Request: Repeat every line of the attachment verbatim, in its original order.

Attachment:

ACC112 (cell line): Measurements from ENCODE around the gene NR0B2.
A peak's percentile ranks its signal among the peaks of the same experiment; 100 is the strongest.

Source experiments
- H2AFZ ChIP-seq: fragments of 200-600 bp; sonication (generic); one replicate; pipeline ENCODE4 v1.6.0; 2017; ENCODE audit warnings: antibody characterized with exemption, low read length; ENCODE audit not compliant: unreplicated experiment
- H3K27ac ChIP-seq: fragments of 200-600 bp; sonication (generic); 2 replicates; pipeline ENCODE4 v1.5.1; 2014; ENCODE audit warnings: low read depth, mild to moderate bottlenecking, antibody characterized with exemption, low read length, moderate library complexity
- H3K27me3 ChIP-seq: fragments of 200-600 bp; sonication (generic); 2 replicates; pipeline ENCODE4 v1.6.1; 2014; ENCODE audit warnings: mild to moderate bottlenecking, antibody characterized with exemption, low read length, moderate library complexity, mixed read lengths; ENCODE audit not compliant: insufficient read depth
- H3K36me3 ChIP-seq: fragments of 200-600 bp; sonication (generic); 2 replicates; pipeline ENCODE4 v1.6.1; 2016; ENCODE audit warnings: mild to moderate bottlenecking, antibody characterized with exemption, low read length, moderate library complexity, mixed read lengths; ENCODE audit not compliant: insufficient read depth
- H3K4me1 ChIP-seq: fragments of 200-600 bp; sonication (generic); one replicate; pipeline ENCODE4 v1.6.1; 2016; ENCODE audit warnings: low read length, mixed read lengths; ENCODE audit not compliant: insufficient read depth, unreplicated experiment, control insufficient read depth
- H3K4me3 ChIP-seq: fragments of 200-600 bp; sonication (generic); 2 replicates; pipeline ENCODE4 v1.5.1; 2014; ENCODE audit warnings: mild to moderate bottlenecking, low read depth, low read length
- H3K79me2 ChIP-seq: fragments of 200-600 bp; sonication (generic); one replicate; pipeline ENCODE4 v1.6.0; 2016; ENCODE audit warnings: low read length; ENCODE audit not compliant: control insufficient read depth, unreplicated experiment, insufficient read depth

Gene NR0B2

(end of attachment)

ACC112 (cell line): Measurements from ENCODE around the gene NR0B2.
A peak's percentile ranks its signal among the peaks of the same experiment; 100 is the strongest.

Source experiments
- H2AFZ ChIP-seq: fragments of 200-600 bp; sonication (generic); one replicate; pipeline ENCODE4 v1.6.0; 2017; ENCODE audit warnings: antibody characterized with exemption, low read length; ENCODE audit not compliant: unreplicated experiment
- H3K27ac ChIP-seq: fragments of 200-600 bp; sonication (generic); 2 replicates; pipeline ENCODE4 v1.5.1; 2014; ENCODE audit warnings: low read depth, mild to moderate bottlenecking, antibody characterized with exemption, low read length, moderate library complexity
- H3K27me3 ChIP-seq: fragments of 200-600 bp; sonication (generic); 2 replicates; pipeline ENCODE4 v1.6.1; 2014; ENCODE audit warnings: mild to moderate bottlenecking, antibody characterized with exemption, low read length, moderate library complexity, mixed read lengths; ENCODE audit not compliant: insufficient read depth
- H3K36me3 ChIP-seq: fragments of 200-600 bp; sonication (generic); 2 replicates; pipeline ENCODE4 v1.6.1; 2016; ENCODE audit warnings: mild to moderate bottlenecking, antibody characterized with exemption, low read length, moderate library complexity, mixed read lengths; ENCODE audit not compliant: insufficient read depth
- H3K4me1 ChIP-seq: fragments of 200-600 bp; sonication (generic); one replicate; pipeline ENCODE4 v1.6.1; 2016; ENCODE audit warnings: low read length, mixed read lengths; ENCODE audit not compliant: insufficient read depth, unreplicated experiment, control insufficient read depth
- H3K4me3 ChIP-seq: fragments of 200-600 bp; sonication (generic); 2 replicates; pipeline ENCODE4 v1.5.1; 2014; ENCODE audit warnings: mild to moderate bottlenecking, low read depth, low read length
- H3K79me2 ChIP-seq: fragments of 200-600 bp; sonication (generic); one replicate; pipeline ENCODE4 v1.6.0; 2016; ENCODE audit warnings: low read length; ENCODE audit not compliant: control insufficient read depth, unreplicated experiment, insufficient read depth

Gene NR0B2